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REFERENCES
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GRAPHICS
Elevated left ventricular end-diastolic pressure causes pulmonary congestion

The heart is seen in diastole when the mitral valve is open and the left ventricle (LV), left atrium (LA), and pulmonary veins forms a common chamber, continuous with the pulmonary capillary bed. The LV end diastolic pressure determines the pulmonary capilalry pressure and the presence or absence of pulmonary congestion or edema.

Phases of diastole

Effects of exercise on left ventricular filling dynamics

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Changes in left ventricular (LV) pressure (PLV), left atrial pressure changes (PLA), and the rate of change of PLV (dV/dt) at rest and during exercise. Top panel: During exercise in normals, minimal PLV decreases without any change in PLA, leading to an increase in the peak mitral valve gradient and producing a higher peak filling rate (E). Bottom panel: In congestive heart failure (panel B), the peak LV filling rate (E) increases during exercise due to an increase in the early transmitral valve pressue gradient. However, the gradient is produced by an increase in left atrial pressure instead of a reduction in PLV as occurs in normals.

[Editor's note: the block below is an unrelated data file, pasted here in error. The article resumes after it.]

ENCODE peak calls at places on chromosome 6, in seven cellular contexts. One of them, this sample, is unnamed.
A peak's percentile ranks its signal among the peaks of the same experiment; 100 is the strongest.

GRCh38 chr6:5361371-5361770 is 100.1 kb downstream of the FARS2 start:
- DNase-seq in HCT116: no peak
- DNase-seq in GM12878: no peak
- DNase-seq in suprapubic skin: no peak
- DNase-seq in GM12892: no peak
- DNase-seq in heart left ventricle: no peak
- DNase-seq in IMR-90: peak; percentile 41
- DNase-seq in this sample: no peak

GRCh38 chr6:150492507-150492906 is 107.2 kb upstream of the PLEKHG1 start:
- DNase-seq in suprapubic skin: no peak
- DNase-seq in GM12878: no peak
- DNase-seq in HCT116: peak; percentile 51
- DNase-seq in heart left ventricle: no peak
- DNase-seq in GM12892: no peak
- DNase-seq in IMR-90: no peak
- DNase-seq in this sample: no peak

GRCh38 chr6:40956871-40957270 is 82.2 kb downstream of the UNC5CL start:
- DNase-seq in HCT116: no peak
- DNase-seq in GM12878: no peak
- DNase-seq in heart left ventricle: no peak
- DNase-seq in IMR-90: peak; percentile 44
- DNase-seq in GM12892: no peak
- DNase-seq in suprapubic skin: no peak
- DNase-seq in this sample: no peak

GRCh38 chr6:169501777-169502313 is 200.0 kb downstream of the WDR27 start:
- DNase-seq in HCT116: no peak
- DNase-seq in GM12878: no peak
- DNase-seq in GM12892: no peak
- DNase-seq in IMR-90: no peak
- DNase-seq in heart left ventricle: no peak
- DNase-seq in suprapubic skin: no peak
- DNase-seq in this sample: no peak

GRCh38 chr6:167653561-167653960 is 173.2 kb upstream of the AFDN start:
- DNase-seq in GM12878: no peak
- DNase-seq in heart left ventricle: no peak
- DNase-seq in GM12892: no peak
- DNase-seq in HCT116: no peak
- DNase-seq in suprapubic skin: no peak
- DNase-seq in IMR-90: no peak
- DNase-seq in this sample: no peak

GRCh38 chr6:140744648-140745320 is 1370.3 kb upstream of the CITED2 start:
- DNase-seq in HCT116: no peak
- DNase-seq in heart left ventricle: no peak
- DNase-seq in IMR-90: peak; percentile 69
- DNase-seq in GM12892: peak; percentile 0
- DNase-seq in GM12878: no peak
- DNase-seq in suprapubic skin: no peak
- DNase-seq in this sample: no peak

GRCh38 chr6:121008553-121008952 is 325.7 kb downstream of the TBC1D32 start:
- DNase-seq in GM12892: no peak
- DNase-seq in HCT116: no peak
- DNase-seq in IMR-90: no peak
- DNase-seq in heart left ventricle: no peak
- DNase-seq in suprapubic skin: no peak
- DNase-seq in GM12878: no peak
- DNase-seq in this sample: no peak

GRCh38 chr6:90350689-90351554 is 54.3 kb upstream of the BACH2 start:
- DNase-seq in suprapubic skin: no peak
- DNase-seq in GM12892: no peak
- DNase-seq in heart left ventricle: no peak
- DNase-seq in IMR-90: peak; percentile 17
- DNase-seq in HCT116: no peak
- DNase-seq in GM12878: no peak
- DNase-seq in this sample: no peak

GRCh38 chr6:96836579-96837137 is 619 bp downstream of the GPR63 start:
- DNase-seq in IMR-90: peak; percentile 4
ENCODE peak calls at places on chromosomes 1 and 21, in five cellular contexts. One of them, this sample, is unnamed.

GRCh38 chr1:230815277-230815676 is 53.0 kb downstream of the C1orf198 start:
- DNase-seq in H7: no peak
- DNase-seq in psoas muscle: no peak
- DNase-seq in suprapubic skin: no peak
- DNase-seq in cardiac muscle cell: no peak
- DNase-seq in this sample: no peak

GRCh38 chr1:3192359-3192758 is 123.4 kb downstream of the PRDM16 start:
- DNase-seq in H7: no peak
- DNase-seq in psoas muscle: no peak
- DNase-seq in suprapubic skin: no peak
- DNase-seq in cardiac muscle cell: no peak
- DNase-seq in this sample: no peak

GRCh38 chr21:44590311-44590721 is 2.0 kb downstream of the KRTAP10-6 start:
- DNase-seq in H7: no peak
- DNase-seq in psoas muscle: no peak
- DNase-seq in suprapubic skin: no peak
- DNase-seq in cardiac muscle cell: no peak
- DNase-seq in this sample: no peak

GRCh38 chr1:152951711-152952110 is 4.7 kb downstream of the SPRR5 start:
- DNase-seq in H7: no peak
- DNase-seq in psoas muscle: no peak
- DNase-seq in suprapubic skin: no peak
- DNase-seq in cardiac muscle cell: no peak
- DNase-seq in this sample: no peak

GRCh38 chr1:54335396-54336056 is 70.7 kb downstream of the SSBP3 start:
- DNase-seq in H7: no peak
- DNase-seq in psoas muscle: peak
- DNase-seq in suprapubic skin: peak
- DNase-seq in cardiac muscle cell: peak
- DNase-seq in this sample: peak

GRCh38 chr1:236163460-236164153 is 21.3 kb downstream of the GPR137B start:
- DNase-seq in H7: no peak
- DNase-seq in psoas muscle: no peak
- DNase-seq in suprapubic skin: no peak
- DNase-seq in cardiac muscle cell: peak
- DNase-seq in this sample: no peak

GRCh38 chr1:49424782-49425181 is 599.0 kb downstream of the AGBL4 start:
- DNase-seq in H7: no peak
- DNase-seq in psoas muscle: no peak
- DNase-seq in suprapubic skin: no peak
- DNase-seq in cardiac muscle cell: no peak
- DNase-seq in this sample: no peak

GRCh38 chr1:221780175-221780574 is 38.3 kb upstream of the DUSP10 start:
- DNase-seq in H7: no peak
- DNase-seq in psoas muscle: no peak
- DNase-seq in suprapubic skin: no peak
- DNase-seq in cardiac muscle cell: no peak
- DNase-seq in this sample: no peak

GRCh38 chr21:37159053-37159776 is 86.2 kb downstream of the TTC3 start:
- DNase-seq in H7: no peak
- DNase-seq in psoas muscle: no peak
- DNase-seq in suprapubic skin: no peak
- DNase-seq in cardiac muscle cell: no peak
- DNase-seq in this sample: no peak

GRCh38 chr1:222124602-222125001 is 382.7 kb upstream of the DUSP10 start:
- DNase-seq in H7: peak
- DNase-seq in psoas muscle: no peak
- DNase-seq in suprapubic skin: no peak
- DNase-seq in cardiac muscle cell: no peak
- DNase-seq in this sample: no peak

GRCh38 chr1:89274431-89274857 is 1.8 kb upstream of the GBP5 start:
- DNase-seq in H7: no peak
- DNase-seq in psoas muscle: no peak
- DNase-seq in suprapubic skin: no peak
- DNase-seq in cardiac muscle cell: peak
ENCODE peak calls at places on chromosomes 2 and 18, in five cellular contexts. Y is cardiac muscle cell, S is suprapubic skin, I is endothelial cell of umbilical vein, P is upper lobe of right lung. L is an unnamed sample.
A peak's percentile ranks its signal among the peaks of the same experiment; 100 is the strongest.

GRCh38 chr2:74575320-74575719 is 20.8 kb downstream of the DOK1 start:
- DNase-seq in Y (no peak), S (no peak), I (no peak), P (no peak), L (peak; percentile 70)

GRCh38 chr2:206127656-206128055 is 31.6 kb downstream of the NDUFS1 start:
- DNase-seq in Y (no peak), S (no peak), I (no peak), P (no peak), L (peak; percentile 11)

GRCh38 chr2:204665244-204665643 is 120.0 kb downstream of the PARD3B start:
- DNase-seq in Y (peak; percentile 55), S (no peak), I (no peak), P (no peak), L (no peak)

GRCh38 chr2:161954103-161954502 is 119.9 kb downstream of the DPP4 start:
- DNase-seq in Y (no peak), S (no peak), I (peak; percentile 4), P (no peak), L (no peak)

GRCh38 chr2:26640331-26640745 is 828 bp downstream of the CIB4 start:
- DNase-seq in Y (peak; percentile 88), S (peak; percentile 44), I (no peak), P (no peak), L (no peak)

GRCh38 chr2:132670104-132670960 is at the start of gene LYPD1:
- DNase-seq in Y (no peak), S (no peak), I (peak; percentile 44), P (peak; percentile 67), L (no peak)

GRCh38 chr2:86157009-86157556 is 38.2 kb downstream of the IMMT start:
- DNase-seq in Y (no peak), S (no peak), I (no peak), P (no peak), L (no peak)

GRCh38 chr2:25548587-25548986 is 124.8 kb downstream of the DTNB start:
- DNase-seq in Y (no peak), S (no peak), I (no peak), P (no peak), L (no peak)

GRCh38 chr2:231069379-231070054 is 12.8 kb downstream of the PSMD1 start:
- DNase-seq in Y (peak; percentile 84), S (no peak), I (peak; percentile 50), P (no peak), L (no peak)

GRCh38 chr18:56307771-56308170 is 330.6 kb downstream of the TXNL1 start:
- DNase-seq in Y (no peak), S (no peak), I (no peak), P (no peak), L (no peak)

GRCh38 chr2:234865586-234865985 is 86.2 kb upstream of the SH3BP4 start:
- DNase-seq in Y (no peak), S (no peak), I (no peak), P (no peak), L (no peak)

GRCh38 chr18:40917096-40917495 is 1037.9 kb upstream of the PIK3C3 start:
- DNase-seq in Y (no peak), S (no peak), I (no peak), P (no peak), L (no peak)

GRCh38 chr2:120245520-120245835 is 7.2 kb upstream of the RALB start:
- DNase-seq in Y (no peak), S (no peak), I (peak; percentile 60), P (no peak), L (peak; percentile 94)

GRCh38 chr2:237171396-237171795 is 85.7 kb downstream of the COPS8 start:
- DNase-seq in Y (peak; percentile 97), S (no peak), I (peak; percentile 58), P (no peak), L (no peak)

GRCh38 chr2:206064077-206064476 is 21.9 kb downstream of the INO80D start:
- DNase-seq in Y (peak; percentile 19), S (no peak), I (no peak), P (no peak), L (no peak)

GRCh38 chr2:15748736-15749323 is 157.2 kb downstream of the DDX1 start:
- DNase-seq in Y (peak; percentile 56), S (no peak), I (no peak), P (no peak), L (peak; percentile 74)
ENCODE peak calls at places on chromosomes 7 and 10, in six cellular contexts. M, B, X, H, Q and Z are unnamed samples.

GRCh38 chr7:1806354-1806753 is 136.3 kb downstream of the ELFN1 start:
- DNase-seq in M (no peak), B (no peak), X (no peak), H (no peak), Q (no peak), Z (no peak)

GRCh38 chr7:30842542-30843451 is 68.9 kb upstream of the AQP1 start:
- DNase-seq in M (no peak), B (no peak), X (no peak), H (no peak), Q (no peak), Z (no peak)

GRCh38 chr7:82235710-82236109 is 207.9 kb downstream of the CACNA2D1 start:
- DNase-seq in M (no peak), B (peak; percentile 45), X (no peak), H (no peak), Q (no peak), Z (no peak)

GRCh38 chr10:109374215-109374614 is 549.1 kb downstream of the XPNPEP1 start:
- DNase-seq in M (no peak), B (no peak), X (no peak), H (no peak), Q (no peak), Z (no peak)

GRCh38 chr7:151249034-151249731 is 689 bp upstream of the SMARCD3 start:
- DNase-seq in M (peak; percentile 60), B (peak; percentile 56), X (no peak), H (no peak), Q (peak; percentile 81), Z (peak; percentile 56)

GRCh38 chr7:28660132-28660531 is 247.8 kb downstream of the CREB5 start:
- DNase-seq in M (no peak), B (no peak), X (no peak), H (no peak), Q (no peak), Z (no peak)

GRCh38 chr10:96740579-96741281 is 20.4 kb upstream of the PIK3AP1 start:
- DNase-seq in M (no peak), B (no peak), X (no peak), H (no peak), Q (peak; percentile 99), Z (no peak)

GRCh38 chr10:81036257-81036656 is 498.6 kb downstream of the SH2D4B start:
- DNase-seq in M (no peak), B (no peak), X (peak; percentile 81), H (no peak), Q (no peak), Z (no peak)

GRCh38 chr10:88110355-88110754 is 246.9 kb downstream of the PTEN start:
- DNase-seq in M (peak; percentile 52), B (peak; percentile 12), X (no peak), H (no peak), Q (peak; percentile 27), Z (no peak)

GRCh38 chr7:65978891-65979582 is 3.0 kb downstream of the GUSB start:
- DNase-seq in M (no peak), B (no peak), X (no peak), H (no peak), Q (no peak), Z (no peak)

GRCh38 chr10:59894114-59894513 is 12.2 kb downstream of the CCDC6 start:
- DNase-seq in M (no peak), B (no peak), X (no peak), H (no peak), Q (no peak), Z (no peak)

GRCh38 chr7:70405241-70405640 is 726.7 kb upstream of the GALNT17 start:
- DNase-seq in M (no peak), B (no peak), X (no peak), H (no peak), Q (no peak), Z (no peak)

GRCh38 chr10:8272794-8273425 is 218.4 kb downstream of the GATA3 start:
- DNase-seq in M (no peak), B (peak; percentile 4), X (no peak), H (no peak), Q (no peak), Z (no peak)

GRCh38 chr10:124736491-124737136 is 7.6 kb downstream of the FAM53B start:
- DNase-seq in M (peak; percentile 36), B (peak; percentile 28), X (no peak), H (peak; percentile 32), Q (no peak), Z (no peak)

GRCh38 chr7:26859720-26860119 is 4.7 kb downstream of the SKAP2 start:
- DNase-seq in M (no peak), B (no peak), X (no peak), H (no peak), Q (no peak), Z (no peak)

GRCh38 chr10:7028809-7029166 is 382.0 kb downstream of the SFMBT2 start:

Left ventricular pressure/volume relationships

The left ventricular (LV) pressure/volume relationships at rest and during exercise at early, mid, and end- diastole are shown. The simultaneous measurements of LV diastolic pressure and volume define distensibility or compliance. In the normal individual with normal compliance (left panel), exercise causes a dowward shift of the diastolic pressure/volume curve in early diastole, indicating an increase in LV distensibility; the increase in cardiac output occurs without an increase in LV diastolic pressure. In a patient with ischemia (middle panel), exercise causes a marked upward shift in the curve, indicating a reduction in LV distensibility, or diastolic

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dysfunction, and there is a significant increase in LV and pulmonary capillary wedge pressures as LV volume or cardiac output increases. This may result in the development of pulmonary congestion and respiratory symptoms. In the patient with a previous myocardial infarction and an LV scar (right panel), the early increase in diastolic distensibility with exercise is lost but there is no change in the pressure/volume curve in the absence of ischemia. Data from Carroll, JD, Hess, OM, Hirzel, HO, et al,